1. Protesting for the release of Madhav Nepal 2. Two prominent leaders released. 3. Students take out rally protesting price hike and autocratic monarchy.
Students took out a rally protesting recent price hike in petrochemical products and autocratic monarchy. The rally that started from Amrit Science College (ASCOLL) turned into a corner meeting in Ason and was addressed by a few student leaders who condemned the monarchy and the price hike at the same time. Plus, they also demanded democracy. Pics by Shruti Shrestha via Kantipur Continue reading Kathmandu Activities
After watching pro-government leader on Nepal Television, a UWB reader reacts… [Padma Sundar Lawati is a leader of the breakaway faction of RPP that is headed by Home Minister Kamal Thapa. At the time of breakup, it was widely assumed that Lawati would be the chairman of the new party. But in a surprise move, Kamal Thapa emerged out as the leader sidelining Lawati. It was believed that Dr. Tulsi Giri’s hand was behind that surprise- UWB]
By Amod Niroula
The state run Nepal Television has always been or forced to be a monotonous mouthpiece of the ruling few in Kathmandu. This is a response to a television interview given by Mr. Padma Sundar Lawati in the state owned television the other night. The views expressed by him, I thought, were intended to please the ruling the class and had a tone that would make any democratic person go to a spin. On point to point basis, I would like to remind Mr. Lawati why and where he and possibly the government are going wrong in understanding the present political situation.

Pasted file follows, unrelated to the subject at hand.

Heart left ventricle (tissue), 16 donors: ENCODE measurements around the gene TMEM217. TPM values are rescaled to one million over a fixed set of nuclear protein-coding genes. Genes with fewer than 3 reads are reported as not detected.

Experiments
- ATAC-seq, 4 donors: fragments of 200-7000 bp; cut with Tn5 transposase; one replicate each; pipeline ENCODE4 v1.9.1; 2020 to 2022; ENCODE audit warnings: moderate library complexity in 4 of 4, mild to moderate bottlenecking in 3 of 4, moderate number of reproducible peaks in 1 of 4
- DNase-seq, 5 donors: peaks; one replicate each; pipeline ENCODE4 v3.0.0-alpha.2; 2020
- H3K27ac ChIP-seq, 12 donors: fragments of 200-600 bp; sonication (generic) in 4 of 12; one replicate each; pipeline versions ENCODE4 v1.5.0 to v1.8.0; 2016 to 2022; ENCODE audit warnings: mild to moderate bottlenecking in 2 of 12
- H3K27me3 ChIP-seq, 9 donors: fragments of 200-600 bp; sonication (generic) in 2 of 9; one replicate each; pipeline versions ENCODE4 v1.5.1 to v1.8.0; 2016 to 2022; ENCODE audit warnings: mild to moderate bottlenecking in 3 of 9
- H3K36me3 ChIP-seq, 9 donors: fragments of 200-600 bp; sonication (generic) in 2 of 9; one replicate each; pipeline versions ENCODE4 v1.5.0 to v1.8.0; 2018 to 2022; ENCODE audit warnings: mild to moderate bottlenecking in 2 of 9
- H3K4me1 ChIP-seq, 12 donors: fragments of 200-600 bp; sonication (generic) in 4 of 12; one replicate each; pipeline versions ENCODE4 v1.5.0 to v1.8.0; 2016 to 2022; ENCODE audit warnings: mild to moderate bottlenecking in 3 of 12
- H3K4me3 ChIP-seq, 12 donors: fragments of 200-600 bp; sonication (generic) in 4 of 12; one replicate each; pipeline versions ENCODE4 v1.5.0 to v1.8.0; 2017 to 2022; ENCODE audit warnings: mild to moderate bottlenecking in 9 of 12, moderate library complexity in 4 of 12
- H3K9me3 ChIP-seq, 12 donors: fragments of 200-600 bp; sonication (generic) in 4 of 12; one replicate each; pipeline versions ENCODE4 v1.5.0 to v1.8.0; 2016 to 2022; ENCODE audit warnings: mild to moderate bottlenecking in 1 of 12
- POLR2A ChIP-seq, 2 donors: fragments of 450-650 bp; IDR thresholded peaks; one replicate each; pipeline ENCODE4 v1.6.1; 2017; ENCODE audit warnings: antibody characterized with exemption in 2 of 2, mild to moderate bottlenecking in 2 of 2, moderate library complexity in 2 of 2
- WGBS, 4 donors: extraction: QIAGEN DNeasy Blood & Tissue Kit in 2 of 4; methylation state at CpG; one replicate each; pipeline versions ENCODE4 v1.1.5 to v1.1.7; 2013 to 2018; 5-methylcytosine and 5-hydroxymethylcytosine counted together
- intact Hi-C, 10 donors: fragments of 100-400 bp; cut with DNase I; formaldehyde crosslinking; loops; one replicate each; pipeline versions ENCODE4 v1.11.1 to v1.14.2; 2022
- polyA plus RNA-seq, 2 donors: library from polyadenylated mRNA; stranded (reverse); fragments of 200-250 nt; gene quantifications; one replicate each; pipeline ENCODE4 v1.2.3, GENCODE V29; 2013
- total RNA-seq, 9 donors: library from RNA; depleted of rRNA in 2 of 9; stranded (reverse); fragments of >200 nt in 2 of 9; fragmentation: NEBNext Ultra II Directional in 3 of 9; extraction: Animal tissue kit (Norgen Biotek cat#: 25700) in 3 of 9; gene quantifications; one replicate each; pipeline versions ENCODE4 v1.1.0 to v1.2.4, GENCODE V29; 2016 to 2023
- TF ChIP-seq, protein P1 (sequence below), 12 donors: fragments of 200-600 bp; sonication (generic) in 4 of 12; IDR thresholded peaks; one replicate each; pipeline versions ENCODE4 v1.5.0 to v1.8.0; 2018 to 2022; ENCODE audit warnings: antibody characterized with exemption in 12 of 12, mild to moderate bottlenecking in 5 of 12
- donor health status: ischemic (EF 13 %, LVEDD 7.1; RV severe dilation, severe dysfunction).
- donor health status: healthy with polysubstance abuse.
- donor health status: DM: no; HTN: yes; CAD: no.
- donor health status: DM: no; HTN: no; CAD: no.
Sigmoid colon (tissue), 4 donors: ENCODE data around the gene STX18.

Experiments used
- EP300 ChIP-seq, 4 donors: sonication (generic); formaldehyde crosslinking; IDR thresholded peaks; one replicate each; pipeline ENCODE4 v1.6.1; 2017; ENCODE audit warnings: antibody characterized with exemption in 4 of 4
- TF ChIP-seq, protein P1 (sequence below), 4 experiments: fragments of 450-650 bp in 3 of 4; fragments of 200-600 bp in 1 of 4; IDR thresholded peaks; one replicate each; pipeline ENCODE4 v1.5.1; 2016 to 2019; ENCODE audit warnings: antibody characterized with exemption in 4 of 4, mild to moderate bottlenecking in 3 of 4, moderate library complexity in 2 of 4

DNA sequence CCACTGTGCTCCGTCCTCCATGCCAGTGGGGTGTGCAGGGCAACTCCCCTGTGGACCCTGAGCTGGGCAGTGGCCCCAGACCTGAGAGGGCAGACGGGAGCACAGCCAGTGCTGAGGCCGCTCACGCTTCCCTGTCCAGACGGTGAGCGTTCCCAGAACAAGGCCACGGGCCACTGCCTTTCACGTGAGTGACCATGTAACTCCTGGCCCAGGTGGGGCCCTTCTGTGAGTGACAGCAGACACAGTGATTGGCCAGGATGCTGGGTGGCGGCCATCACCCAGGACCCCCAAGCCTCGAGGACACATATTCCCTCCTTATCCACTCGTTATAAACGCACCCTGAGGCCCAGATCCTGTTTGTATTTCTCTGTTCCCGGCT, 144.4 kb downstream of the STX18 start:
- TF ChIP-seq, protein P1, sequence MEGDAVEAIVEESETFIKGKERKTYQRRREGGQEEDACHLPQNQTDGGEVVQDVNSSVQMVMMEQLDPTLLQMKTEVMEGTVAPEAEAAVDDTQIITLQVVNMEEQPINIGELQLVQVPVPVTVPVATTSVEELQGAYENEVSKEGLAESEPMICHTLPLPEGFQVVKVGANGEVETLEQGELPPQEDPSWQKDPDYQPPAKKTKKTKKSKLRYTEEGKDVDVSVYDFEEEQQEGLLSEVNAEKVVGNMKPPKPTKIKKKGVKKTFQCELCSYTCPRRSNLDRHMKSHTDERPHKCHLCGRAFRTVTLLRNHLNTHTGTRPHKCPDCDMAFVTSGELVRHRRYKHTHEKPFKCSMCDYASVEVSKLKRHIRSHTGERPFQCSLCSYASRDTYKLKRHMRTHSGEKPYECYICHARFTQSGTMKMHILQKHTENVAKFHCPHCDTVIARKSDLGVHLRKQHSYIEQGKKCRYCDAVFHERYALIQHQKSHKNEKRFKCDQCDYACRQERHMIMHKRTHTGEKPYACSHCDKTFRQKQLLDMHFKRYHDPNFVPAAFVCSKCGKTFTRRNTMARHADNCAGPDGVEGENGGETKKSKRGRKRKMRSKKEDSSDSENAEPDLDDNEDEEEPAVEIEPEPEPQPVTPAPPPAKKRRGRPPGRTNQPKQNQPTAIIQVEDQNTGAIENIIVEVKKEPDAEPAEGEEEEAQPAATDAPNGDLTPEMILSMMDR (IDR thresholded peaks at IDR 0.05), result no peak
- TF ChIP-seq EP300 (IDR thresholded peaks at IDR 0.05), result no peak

1. The king is the only unifying factor of Nepali.
Ok! This is what we have been studying since our school days. If, I was still a child innocent of my country’s history, I would believe it. But I am not. Are we Neapli really that weak that if (hypothetically) there were no monarchy, we would be divided? More divided than we are now? Yes, we were unified as one by His Majesty the King (Bada Maharaj) Prithvi Narayan Shah some 200 years ago. But, since then our (or rather the monarchy’s) history has been about nothing more than power struggles and bloodsheds. Do I need to remind you about the most recent one? Continue reading Responding to the Padma Sundar Lawati Interview